Baggage Handling Best Practices

One wouldn’t think of an airport as a hazardous place to work butfor baggage and cargo handlers it is among the most injury-prone occupation in aviation. The airline industry is facing unprecedented work related injuries which cost the aviation industry millions of dollars every year in terms of lost work, rehabilitation costs and law suits.

Let us not forget to mention the personal suffering of the injured individuals. These injuries primarily include the back, arms and shoulders caused from twisting and turning, awkward lifting postures and repetitive lifting of heavy bags.

Work related baggage handling injuries are endemic to the aviation industry. according to the TSA, injuries and costs skyrocket. Records state screener injuries cost the industry $52 million in FY2005 and $58 million in fiscal 2006 which cover wages and medical benefits for injured screeners. The latest TSA information in a May 2007 report indicates the costs could be as high as $66 million with an estimated future liability of worker’s claims to reach approximately $600 million.

Recent figures from the Department of Labor, Federal Injury and Illness reveal 5 percent of TSA’s workforce was injured in the first quarter of 2007 with 2,892 reported cases. Assuming an average cost per claim of $7,300, (the average of 2006 claims) that is already $21 million in the first quarter of the year! If the rate is linear, the industry could experience as much as $84 million in claims not including the long term liability costs.

The baggage processing area has the highest percentage of injuries. The lack of proper ergonomic baggage handling is so widespread it affects ticketing, lobby screening, trace detection (ETD) and loading the aircraft cargo hold. Ergonomic studies have been conducted in airport bag rooms since the early 1990s however, very little has been accomplished to alleviate the injury problem. Statistics prove that it’s getting worse as the number of passengers increases.

What has been done?

There are several organizations and committees dedicated to solving ergonomic problems in the workforce. OSHA, the airlines, and the National Safety Council International Air Transport Section Alliance (since disbanded) collaborated to update e-tool, an ergonomic guideline found on OSHA’s Web site. This Web-based product provides recommendations and best practices to the baggage handling industry in the area of workplace safety and health. Recommendations include body postures, number of repetitions and lifting weight. The Alliance also completed the Ergonomics for Baggage Handlers Training Manual which provides specific guidelines for baggage handlers.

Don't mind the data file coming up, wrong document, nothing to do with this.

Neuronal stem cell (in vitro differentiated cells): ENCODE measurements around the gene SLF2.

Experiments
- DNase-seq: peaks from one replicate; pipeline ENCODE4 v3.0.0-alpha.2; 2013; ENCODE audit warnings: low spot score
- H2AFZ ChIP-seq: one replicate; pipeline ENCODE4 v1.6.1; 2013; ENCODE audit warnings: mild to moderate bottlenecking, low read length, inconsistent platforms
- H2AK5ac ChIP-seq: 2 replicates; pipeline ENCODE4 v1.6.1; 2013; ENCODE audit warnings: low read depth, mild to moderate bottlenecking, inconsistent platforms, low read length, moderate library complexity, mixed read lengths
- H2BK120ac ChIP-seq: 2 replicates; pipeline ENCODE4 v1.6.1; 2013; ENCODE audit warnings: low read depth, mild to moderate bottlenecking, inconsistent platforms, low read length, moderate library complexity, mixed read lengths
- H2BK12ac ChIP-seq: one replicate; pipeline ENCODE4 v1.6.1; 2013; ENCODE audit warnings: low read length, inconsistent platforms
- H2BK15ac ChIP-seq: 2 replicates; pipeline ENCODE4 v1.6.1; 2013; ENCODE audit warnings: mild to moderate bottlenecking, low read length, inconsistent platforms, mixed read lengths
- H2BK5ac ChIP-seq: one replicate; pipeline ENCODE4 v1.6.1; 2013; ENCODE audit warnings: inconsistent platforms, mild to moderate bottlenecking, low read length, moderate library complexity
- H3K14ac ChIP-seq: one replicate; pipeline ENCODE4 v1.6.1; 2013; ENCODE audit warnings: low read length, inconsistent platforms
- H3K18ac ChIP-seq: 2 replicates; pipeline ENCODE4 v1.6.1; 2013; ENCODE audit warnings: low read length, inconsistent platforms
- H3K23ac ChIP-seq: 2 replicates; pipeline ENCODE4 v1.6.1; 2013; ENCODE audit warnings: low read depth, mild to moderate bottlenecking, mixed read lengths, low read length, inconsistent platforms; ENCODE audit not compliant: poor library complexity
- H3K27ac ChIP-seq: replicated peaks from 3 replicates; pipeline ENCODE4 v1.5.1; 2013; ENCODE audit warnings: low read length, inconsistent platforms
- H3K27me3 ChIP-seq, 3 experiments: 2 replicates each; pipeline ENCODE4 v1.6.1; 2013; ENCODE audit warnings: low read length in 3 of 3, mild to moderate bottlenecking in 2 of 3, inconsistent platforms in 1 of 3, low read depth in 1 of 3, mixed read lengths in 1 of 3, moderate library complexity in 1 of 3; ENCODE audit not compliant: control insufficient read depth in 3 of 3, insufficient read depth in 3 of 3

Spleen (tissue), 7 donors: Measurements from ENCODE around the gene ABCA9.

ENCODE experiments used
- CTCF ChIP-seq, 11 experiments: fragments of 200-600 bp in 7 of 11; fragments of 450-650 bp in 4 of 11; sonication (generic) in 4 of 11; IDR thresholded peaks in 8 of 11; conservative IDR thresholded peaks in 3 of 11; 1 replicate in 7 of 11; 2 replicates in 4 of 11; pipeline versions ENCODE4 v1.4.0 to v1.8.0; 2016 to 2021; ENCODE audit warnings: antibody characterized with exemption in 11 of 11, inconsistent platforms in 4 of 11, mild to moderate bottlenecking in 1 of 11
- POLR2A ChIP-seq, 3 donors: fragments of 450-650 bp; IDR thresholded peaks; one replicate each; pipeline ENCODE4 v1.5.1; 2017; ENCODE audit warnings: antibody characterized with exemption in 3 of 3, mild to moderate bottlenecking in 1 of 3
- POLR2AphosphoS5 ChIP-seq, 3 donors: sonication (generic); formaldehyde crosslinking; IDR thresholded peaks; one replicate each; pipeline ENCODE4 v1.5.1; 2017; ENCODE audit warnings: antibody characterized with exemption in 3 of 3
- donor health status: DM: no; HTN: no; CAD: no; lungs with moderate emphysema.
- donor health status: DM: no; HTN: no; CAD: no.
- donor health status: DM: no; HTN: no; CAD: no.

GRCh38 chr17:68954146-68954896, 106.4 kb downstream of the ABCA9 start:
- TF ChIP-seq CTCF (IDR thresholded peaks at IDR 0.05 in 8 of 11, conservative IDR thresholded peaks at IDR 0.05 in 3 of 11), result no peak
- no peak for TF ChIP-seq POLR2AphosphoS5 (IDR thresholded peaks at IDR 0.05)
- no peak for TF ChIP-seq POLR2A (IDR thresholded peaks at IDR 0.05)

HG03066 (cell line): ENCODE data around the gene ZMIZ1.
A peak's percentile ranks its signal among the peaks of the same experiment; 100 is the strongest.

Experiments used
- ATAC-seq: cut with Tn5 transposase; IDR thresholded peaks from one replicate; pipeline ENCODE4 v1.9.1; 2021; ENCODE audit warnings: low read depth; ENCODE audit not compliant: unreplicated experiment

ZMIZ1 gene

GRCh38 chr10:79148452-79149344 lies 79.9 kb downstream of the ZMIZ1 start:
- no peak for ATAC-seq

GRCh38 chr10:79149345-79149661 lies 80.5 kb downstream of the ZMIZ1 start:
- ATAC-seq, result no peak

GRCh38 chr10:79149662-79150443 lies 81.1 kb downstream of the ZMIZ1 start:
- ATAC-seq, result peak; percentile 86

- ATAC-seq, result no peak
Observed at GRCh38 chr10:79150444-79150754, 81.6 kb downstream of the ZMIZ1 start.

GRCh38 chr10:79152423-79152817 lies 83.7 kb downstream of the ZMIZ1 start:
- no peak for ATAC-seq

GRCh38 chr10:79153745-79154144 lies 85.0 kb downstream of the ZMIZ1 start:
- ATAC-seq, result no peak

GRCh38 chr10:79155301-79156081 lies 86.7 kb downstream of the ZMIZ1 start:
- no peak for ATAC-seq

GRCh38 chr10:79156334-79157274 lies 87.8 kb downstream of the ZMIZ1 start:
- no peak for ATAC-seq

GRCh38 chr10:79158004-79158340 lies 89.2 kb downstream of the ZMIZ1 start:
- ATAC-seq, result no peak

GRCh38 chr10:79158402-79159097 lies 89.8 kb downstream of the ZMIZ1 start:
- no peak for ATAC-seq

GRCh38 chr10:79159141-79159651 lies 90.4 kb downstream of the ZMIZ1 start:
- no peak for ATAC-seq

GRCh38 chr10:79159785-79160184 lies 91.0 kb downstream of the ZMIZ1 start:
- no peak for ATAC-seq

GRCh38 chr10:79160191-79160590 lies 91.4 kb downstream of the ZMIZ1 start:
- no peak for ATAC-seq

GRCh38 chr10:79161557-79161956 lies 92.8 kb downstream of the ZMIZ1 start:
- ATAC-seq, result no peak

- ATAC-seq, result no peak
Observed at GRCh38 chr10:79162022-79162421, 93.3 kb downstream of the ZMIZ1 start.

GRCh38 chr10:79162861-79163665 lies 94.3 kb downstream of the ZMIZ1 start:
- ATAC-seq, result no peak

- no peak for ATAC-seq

Many airlines now employ full-time ergonomic experts to speak at conferences, promote ergonomic initiatives and investigate equipment manufactures (OEM) to discover the best solutions for their application. The Institute of Industrial Engineers has dedicated the last 10 years conducting the Applied Ergonomics Conference where professionals gather to share their solutions and offer research papers. The aviation industry has been a part of this conference.

The TSA has embarked on its own internal ergonomic program to find cost effective solutions to alleviate injuries. They are reengineering baggage screening areas (ETD) by providing roller conveyors and tables in critical injury-prone areas. These measures must be helping as evidenced by a 55 percent reduction in lost days from work, according to the Web site. The number of lost days due to injury was cut from 45 days to 20.5 days. These benefits were realized through administrative and ergonomic programs and should begin to lower the overall costs of claims. Unfortunately, the first quarter of 2007 shows the costs going in another direction.